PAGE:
Photo Friday: The Melting of Alaska’s Excelsior Glacier

Alaska’s Excelsior Glacier has been retreating since 1941, forming a lake named Big Johnston. The glacier’s melting rate has doubled since 1994, according to a blog post from the American Geophysical Union (AGU) website. The lake, in turn, has doubled in size in the past 24 years. With Big Johnston Lake now five times  the size of Central Park, Excelsior Glacier has completely separated into its eastern and western tributaries, according to a NASA article.

Mauri Pelto is the glaciologist at Nichols College who wrote the AGU post. “To see the amount of expansion and retreat in that amount of time is exceptional,” he told NASA.

According to Pelto, the high melting rate has been caused by warm temperatures and calving, the process by which ice at the edge of a glacier breaks off. This glacial breaking filled Big Johnston Lake with icebergs. But as Excelsior Glacier recedes farther away from the lake, icebergs are disappearing.

Since the glacier has retreated to a higher slope, it is no longer calving at a high rate. With this difference, the glacier “will still retreat, but it will slow down a lot—more on the order of tens of meters per year instead of hundreds,” Pelto told NASA.

Staff from the Johnstone Adventure Lodge, a local resort, captured images of the glacier that show its radical transformation from 2016 to 2019.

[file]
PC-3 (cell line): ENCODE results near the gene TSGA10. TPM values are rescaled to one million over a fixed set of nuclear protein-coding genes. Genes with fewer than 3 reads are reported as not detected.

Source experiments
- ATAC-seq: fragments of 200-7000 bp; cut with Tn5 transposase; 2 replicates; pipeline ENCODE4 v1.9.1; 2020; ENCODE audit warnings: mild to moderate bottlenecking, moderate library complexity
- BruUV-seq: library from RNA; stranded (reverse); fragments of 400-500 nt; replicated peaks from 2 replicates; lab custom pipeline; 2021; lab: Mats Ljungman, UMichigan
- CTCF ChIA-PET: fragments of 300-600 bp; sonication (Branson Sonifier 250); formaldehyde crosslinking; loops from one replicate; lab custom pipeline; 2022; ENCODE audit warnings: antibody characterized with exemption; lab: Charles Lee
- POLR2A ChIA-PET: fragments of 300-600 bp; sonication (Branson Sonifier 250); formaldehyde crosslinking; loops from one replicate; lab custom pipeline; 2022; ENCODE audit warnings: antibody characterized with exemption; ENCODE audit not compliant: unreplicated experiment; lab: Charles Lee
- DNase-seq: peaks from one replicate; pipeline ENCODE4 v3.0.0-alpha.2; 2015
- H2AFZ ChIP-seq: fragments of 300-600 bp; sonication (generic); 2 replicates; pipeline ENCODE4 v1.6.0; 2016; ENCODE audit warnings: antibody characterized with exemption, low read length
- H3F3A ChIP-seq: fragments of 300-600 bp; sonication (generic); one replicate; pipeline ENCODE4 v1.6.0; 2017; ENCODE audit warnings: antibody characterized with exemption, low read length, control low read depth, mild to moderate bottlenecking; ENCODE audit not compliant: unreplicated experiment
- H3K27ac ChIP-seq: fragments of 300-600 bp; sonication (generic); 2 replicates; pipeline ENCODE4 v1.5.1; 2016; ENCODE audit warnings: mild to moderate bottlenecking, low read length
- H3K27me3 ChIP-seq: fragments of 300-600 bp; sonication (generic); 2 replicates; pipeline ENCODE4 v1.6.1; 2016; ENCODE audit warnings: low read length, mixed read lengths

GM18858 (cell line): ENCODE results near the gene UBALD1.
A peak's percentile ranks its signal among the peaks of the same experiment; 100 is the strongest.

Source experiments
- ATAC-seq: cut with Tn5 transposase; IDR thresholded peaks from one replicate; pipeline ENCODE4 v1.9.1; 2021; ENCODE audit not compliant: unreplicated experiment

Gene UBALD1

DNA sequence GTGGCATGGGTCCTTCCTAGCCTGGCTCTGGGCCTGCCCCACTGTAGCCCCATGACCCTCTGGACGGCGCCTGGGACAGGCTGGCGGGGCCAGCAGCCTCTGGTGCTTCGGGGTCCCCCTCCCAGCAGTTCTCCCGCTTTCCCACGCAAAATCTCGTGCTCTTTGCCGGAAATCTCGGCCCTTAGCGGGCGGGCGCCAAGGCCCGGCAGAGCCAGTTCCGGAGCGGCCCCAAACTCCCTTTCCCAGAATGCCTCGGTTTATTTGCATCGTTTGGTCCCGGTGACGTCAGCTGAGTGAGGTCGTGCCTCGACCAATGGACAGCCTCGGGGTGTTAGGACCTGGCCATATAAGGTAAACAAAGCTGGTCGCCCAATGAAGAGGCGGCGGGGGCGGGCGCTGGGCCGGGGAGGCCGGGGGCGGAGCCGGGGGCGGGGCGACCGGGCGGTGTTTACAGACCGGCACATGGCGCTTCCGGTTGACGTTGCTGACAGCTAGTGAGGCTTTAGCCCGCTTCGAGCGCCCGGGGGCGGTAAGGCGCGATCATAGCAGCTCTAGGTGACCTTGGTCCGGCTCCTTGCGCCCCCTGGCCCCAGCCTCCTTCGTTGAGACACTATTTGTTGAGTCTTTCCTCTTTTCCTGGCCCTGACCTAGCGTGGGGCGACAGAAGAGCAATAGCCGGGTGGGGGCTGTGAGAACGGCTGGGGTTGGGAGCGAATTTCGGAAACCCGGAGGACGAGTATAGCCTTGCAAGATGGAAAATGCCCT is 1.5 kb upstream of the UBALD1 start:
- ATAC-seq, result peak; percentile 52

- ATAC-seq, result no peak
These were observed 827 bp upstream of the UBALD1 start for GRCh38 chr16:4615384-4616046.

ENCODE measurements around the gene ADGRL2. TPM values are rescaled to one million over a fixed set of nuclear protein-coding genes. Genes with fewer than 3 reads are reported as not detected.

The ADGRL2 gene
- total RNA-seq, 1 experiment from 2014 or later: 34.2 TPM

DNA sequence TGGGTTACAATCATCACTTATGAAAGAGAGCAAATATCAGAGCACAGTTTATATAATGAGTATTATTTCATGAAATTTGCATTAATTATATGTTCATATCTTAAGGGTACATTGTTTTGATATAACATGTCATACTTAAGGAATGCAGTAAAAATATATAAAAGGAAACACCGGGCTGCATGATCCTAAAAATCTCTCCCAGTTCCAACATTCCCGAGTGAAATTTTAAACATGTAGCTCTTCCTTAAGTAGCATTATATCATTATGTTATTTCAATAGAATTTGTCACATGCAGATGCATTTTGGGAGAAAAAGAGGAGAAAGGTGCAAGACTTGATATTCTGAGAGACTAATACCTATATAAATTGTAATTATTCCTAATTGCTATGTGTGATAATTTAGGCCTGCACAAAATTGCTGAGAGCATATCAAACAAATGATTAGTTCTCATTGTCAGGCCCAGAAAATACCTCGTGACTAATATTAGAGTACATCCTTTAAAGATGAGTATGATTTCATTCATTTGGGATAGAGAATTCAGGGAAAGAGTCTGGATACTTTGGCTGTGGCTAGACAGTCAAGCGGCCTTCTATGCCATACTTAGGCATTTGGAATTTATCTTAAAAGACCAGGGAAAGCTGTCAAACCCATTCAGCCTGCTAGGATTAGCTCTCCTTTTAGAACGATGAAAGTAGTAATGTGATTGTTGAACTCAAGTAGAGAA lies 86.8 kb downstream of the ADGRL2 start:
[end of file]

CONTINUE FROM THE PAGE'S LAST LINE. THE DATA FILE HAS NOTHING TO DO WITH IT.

Excelsior Glacier and Big Johnston Lake, replete with icebergs, in 2016 (Source: Johnstone Adventure Lodge)
The glacier and lake in 2018 (Source: Johnstone Adventure Lodge)
A 2019 photo of the glacier separated into its eastern and western tributaries (Source: Johnston Adventure Lodge)
A shot of one of the tributaries, taken in 2018. (Source: Johnston Adventure Lodge)
The same tributary in 2019, a chunk of ice now separated (Source: Johnston Adventure Lodge)
Excelsior Glacier in June 2019 (Source: Johnston Adventure Lodge)

Read More on GlacierHub:

New Mountain Bike Trails Highlight Long Island’s Glacier Remnants

To Travel or Not to Travel

New Heights in the Himalayas: High-Altitude Weather Monitoring

Leave a Reply